Updates

Keystone XL approval is wrong direction

By facilitating the transportation of dirty tar sands fuels, Keystone would add 27.4 million metric tons of global warming pollution to our atmosphere per year. President Trump's executive order advancing the Keystone XL pipeline is definitely a step in the wrong direction. READ MORE.

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Visits to Boston's national parks increase, budgets decrease

At a time when visits to national parks are soaring as people take vacations close to home in tough economic times, they are facing budget cuts next year. And no where is that trend more visible than the Boston Harbor Islands National Recreation, a new report by Environment Massachusetts shows.

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Catch and release: State issues fish health warning

Fish caught in the city's drinking water supply are not fit for human consumption, according to a warning from the Massachusetts Department of Public Health.

Area lakes, ponds and waterways are contaminated by mercury, which is toxic to the human nervous system, according to a report released by watchdog agency Environment Massachusetts.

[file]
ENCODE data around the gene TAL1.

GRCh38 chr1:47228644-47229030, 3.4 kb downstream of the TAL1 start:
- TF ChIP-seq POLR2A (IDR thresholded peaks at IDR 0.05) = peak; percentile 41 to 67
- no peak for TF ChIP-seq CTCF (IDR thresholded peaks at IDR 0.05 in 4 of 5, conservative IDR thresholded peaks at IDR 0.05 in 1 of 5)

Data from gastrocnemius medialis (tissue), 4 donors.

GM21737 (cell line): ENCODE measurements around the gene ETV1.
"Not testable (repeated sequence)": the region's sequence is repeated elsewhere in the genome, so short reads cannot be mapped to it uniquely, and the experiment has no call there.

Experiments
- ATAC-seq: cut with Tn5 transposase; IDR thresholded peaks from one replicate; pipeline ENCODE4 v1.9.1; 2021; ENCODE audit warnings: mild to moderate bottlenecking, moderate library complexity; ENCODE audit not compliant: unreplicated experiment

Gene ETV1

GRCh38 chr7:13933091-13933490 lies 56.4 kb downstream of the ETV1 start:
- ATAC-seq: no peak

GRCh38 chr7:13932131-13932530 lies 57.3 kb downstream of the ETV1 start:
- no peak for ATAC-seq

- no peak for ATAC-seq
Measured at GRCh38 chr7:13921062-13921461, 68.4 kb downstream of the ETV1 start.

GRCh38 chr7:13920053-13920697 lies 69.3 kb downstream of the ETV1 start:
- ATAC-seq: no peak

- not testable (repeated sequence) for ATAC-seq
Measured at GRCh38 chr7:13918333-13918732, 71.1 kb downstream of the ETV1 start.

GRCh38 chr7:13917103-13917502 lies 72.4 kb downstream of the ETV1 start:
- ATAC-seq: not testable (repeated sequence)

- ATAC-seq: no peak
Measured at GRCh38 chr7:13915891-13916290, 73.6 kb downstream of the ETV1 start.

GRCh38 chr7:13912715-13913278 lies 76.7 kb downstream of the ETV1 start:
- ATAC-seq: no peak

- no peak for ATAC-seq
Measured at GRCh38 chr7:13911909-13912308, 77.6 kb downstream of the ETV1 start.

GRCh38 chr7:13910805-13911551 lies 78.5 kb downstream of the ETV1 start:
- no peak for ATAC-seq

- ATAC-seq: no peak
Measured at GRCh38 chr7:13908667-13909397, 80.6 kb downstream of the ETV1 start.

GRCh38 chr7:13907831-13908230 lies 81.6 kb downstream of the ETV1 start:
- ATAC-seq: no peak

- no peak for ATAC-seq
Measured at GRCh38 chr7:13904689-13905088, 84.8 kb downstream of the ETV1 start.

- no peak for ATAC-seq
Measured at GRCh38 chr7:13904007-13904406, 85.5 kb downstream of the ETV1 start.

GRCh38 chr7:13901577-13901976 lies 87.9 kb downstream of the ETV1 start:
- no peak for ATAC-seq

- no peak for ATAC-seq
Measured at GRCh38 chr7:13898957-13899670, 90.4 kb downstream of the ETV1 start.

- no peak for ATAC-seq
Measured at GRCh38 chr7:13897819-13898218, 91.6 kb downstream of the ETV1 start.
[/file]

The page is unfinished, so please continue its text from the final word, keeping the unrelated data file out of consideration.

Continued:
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Report finds 15 percent drop in beach closings in Massachusetts

A new report by the National Resources Defense Council gives reason for optimism about the quality of beaches in Massachuetts.

 “Testing The Waters: A Guide to Water Quality at Vacation Beaches,” found a 15 percent drop in beach closings fin 2010 and that projects such as the Massachusetts Water Resources Authority’s opening of a recent storage tunnel  in South Boston are contributing to the improvement.

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News Release | Environment Massachusetts

Landmark Clean Water Announcement

Boston – Environment Massachusetts hailed the Obama administration for releasing a proposed guidance that, if adopted, would restore Clean Water Act protections to vital streams across Massachusetts and protect Bay Staters drinking water.  In response to the announcement, Environment  Massachusetts is launching a major initiative to build support for clean water protections.

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Report

Too Close to Home

In the United States, 49 million Americans receive their drinking water from surface sources located within 50 miles of an active nuclear power plant – inside the boundary the Nuclear Regulatory Commission uses to assess risk to food and water supplies.

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